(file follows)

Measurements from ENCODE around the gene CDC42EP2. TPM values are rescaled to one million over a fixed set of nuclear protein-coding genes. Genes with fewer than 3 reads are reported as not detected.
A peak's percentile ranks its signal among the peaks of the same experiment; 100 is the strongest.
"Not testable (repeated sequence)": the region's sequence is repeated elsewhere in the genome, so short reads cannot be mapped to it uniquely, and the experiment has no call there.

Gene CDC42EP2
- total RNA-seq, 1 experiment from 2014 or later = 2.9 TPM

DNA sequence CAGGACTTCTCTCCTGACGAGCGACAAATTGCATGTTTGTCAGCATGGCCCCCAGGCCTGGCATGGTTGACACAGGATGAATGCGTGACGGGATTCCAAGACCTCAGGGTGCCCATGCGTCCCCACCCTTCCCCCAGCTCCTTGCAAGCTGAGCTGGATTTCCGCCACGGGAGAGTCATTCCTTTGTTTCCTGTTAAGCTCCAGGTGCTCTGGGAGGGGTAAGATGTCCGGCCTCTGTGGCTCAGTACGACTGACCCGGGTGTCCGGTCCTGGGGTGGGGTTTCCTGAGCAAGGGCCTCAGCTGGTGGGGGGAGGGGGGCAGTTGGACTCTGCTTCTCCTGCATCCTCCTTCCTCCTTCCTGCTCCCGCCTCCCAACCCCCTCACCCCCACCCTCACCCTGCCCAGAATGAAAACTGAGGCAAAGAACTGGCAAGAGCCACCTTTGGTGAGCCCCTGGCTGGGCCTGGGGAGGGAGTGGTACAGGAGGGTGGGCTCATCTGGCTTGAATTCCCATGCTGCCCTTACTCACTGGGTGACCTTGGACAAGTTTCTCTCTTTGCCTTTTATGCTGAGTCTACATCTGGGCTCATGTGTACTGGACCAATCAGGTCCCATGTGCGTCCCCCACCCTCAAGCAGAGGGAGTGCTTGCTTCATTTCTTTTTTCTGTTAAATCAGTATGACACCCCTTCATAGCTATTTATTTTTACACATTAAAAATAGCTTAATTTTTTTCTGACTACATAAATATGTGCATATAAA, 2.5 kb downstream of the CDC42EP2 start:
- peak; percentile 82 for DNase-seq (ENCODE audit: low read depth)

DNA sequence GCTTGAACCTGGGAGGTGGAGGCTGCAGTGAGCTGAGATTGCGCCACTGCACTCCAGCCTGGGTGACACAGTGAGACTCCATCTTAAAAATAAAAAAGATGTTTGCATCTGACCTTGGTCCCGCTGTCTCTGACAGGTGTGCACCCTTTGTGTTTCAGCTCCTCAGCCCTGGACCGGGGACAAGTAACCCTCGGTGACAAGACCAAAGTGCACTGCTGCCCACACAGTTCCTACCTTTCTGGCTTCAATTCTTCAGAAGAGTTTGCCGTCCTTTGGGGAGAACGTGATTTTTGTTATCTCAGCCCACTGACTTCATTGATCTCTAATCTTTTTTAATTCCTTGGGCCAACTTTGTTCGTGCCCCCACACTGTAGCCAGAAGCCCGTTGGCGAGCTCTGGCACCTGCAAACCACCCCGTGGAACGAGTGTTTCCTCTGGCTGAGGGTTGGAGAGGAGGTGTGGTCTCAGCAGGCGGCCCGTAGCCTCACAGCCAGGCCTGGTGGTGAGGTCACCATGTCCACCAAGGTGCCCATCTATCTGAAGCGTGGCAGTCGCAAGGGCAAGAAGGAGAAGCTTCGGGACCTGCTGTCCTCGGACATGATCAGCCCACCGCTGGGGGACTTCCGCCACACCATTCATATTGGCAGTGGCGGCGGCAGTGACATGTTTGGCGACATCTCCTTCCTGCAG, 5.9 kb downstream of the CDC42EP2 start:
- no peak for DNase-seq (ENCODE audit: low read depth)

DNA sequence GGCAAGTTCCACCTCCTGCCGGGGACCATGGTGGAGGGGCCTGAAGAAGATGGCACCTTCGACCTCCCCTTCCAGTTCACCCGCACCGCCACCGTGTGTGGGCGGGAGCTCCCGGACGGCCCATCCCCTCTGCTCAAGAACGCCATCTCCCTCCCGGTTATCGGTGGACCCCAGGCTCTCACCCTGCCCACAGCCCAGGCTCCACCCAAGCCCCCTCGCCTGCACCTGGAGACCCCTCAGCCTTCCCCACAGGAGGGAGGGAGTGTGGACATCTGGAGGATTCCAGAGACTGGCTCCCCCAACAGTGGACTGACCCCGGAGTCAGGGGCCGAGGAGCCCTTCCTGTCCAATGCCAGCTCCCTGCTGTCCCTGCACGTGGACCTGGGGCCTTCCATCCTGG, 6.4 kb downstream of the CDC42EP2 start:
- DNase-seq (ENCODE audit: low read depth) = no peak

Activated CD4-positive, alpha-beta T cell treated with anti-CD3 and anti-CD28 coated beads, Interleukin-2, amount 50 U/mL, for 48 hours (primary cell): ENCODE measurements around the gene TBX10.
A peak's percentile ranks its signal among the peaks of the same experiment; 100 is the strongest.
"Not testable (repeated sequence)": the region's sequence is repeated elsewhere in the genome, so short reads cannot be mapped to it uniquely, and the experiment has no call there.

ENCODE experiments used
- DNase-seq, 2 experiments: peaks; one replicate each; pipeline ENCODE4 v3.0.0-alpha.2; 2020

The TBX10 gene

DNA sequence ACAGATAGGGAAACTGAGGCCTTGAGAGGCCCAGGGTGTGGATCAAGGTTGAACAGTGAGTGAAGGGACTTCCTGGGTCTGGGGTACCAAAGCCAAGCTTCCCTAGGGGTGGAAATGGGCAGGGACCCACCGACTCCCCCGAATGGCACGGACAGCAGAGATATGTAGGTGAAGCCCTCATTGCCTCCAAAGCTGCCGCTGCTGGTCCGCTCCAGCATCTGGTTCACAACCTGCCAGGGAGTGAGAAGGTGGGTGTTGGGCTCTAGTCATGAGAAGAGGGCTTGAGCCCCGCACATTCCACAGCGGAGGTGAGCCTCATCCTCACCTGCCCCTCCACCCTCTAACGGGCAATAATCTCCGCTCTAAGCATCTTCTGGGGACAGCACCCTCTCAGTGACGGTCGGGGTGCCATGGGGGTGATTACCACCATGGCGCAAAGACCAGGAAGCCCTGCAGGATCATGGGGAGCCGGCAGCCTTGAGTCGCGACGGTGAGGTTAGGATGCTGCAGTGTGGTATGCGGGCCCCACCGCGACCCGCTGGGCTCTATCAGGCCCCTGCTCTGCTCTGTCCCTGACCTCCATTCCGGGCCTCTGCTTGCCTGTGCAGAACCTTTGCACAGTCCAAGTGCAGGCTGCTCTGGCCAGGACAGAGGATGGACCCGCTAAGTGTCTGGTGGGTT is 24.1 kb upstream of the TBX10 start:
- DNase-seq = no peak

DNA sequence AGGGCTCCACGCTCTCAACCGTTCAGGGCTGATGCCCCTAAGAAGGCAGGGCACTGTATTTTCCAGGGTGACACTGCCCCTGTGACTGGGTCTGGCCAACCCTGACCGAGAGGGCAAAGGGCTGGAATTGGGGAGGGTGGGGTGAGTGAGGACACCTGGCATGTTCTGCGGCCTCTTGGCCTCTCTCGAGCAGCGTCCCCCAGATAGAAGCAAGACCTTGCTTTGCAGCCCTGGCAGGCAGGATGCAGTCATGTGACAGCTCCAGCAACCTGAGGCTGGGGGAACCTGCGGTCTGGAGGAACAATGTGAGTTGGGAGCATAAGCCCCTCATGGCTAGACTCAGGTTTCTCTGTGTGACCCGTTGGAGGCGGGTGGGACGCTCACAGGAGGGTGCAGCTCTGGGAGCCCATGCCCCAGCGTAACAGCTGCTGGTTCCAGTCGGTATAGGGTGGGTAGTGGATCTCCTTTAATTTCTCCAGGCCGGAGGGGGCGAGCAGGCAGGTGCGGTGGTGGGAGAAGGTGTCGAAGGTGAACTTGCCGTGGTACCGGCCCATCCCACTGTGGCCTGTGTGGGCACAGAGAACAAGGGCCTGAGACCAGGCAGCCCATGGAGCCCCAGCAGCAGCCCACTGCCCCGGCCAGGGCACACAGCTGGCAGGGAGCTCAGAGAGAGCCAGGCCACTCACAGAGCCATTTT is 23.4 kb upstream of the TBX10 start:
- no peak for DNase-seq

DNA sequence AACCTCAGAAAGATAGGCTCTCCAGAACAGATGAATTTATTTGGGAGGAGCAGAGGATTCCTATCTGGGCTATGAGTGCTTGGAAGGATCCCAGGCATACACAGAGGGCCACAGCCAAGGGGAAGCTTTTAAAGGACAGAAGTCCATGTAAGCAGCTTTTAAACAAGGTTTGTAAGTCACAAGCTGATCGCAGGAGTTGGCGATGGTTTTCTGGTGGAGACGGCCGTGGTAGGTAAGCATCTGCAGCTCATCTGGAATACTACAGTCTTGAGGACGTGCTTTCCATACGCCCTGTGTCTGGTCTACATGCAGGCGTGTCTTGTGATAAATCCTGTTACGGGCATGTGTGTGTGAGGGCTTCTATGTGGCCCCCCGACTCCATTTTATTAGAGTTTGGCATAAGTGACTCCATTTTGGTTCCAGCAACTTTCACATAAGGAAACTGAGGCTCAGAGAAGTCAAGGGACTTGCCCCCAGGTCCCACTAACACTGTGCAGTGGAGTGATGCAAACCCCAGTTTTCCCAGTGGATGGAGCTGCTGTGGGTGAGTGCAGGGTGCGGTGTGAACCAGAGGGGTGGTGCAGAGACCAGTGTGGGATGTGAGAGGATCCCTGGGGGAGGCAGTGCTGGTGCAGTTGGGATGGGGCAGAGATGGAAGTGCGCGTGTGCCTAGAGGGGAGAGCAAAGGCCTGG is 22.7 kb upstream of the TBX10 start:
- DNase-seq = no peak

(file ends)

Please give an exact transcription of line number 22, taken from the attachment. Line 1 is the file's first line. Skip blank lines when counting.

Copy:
DNA sequence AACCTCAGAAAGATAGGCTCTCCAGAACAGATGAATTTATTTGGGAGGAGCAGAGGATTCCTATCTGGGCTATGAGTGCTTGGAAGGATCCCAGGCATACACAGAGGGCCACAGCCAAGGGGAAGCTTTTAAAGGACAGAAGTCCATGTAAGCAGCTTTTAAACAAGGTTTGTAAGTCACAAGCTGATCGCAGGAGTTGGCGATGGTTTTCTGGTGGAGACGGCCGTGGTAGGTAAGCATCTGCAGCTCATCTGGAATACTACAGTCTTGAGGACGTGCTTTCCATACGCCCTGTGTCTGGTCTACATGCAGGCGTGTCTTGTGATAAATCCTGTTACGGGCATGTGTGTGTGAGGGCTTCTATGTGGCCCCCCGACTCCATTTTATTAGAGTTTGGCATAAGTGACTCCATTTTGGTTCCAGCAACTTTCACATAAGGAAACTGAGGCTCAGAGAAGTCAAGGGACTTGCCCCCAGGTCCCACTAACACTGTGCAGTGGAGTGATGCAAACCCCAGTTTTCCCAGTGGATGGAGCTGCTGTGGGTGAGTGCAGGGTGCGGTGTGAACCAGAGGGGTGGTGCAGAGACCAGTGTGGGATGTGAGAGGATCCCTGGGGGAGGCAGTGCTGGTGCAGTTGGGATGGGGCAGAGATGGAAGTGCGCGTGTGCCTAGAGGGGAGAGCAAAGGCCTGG is 22.7 kb upstream of the TBX10 start: